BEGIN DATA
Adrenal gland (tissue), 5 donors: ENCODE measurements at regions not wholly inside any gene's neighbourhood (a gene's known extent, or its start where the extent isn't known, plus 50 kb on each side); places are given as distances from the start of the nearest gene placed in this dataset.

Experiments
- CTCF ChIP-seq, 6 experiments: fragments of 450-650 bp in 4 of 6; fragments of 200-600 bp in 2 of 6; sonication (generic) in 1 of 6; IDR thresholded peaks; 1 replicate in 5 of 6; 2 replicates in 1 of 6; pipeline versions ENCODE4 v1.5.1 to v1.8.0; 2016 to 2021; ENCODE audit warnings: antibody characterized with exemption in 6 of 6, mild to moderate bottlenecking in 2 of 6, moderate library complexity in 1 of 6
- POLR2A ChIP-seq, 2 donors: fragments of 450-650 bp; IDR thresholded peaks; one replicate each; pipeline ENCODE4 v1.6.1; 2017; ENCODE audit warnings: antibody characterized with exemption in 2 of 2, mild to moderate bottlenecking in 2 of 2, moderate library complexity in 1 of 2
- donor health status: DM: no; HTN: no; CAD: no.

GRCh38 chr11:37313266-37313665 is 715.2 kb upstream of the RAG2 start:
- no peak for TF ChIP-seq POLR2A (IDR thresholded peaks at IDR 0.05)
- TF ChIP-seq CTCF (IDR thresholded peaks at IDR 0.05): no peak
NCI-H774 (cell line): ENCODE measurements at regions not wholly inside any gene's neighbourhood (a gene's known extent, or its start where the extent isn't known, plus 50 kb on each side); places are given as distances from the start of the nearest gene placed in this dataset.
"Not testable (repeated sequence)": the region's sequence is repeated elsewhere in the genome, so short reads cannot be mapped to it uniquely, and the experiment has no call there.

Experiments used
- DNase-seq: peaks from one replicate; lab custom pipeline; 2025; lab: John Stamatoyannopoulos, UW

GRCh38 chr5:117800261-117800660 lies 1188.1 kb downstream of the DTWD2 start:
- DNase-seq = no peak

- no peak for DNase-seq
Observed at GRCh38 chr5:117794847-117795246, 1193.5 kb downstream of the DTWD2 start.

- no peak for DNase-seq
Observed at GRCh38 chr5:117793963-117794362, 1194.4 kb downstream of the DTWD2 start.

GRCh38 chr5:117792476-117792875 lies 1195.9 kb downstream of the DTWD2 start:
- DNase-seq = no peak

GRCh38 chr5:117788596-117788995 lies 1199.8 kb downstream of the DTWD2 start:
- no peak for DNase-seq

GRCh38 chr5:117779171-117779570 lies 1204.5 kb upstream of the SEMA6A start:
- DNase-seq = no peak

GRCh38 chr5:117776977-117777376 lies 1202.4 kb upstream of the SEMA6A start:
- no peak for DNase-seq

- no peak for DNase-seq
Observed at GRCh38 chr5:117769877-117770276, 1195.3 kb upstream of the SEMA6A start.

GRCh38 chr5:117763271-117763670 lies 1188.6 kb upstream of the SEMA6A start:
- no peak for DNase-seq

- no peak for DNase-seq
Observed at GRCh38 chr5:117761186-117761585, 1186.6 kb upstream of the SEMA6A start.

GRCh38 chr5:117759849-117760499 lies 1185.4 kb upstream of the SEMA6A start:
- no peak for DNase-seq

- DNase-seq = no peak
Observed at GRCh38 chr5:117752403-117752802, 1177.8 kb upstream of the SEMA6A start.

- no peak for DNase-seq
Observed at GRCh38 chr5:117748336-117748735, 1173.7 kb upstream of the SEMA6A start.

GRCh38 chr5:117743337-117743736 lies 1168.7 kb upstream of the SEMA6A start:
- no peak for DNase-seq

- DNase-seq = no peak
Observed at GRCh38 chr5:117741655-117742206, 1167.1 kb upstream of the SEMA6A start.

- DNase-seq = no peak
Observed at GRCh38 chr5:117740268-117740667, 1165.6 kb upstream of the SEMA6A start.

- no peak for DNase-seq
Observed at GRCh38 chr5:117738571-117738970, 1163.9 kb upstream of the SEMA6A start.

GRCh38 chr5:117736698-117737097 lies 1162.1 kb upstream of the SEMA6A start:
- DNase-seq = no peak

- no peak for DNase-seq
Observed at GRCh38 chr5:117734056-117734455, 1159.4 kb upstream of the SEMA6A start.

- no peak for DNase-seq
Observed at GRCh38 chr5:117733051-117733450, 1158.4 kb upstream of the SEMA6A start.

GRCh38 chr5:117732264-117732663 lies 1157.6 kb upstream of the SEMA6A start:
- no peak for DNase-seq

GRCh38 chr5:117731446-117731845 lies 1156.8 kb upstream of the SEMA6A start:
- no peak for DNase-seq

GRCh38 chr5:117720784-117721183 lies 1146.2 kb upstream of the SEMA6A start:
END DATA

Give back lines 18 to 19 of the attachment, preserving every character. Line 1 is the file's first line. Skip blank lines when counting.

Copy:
Observed at GRCh38 chr5:117793963-117794362, 1194.4 kb downstream of the DTWD2 start.

GRCh38 chr5:117792476-117792875 lies 1195.9 kb downstream of the DTWD2 start: